After reading this title you may assume this is a quote about the year 2020, but this is actually a quote from financier of the Revolution Robert Morris in a letter to George Washington describing the year 1776. While the year 1776 started with much promise and hope with the capture of Boston and the passage of the Declaration of Independence, the second half of the year saw the Patriot cause nearly destroyed.
After losing New York City and a long string of battles, Washington’s Continental Army had shrunk from more than 23,000 men to just around 5,000 by December. Washington breathed life into the dying cause at Trenton on the day after Christmas, defeating a Hessian garrison. This glimmer of hope was almost crushed by the fact that most of his army’s enlistments expired on January 1st, and his army was on the verge of dissolution. As General Cornwallis and a large British army marched towards Washington and his army at Trenton, Washington needed to convince his veterans to hold on. It led to one of the most dramatic moments of the Revolution, which occurred on New Year’s Eve, 1776.
While many of Washington’s brave men believed they had done their duty, at this moment, they were needed more than ever before. All day on December 31, 1776, Washington’s generals appealed to the soldiers through impassioned speeches to reenlist. Washington authorized an exorbitant $10 bounty to those men who agreed to remain. Despite all these exhortations, very few men were agreeing to stay on. Finally, in one of the most affecting scenes of his life, Washington himself personally appealed to the patriotism of the men who had campaigned by his side.
Washington paraded Gen. John Sullivan’s and Gen. Nathanael Greene’s divisions just outside Trenton. He entreated the men to stay on just a few weeks more. He asked those who wished to reenlist to move forward, but at that point no one moved. Sergeant Nathaniel Root of the 20th Continental Regiment (Connecticut) remembered that the men were “worn down with fatigue and privation” and had their “hearts fixed on home.” Washington, pleading with his brave soldiers wheeled his horse in front of the men and declared to them:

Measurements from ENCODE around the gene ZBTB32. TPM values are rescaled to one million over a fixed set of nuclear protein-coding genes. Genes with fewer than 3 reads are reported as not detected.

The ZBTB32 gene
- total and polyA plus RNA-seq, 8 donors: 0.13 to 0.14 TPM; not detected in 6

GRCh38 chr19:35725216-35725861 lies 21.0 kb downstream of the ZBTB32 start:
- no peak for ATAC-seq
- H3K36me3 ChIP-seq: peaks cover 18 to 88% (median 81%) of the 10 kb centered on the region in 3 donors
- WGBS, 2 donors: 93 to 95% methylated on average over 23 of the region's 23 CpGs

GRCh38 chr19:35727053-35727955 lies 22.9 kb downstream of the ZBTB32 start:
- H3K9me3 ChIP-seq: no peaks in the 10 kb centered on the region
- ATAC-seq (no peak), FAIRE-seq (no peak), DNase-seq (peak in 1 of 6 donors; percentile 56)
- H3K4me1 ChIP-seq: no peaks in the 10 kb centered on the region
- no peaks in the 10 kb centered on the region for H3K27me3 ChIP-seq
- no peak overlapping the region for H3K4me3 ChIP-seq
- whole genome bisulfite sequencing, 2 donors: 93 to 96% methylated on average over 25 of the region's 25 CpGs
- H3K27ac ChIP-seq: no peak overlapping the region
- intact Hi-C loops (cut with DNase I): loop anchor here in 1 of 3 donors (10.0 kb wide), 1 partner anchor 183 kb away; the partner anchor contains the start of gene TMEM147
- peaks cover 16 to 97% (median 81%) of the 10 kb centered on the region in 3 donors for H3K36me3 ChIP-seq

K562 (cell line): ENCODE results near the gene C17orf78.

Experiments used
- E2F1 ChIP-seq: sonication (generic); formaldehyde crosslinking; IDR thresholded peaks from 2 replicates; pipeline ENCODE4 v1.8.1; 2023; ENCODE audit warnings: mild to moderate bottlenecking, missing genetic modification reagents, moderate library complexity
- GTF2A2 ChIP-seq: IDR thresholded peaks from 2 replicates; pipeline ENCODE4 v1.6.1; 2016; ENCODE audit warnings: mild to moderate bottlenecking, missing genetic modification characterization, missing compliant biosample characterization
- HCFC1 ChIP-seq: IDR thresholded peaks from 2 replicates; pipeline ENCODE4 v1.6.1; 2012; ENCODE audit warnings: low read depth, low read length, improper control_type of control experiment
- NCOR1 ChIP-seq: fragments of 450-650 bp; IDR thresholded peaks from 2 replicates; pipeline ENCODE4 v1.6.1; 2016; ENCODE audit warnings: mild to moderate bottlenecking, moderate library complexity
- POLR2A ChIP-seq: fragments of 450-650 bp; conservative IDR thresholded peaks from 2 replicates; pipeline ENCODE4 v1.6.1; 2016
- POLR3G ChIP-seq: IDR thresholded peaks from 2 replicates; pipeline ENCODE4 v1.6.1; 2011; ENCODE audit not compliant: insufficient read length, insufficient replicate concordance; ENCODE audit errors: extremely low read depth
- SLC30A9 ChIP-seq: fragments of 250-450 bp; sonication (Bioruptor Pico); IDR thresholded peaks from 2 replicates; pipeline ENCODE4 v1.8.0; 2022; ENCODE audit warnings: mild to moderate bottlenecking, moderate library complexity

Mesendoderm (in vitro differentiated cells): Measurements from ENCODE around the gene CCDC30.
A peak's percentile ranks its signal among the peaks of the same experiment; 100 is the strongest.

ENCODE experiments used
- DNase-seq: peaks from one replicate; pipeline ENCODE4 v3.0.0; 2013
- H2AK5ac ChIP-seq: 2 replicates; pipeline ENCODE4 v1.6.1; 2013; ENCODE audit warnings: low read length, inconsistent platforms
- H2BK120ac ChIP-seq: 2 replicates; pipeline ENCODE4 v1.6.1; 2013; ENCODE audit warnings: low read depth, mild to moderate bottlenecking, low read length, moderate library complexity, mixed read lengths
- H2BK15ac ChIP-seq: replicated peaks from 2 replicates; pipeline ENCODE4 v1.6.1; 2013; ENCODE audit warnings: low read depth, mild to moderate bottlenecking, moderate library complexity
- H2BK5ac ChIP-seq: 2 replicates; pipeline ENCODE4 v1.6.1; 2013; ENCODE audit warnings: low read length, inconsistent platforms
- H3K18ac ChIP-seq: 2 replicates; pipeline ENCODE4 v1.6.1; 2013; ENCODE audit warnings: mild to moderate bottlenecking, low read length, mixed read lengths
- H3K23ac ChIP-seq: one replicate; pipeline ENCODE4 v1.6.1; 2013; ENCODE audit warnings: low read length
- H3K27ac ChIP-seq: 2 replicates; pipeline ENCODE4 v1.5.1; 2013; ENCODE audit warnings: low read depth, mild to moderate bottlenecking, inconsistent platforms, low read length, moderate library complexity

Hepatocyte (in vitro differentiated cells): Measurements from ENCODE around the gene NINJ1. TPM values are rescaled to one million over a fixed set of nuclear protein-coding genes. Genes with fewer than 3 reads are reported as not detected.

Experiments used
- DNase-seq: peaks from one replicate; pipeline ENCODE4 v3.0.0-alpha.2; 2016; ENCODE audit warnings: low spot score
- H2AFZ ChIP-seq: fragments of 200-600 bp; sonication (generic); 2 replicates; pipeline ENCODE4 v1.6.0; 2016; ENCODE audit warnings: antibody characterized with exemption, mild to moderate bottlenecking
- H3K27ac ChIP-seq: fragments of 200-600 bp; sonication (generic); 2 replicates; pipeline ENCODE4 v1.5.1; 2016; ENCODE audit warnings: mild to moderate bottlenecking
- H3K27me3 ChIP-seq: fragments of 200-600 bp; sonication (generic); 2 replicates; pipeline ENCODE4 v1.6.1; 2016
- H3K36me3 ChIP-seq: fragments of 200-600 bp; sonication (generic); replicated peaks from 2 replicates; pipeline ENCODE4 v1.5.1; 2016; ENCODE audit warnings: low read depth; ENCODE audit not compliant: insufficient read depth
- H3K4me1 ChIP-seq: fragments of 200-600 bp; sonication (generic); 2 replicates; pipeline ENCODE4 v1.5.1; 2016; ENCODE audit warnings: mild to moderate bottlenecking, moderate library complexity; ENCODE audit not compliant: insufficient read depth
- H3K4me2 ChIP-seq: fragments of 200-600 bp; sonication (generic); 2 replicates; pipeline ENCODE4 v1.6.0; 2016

“My brave fellows, you have done all I asked you to do, and more than could be reasonably expected; but your country is at stake, your wives, your houses and all that you hold dear. You have worn yourselves out with fatigues and hardships, but we know not how to spare you. If you will consent to stay only one month longer, you will render that service to the cause of liberty and to your country which you probably never can do under any other circumstances. The present is emphatically the crisis which is to decide our destiny.”
Moved by their commander’s words, more than two hundred of these men stepped forward to stay on and fight. The combination of patriotic pleas and hard currency helped persuade many more to stay. Washington retained a force of about 3,000 men from his army. These veterans would prove invaluable in the coming days, and some of them would tragically pay the ultimate price in the coming days.
America has persevered through many terrible years, and we shall again. The men who persevered in the winter of 1776-1777 give us hope. Happy New Year, from all of us at Emerging Revolutionary War!
To learn more about the campaign that saved the Revolution, check out my book: Victory or Death: The Battles of Trenton and Princeton or consider joining us on a tour of the actual sites in November.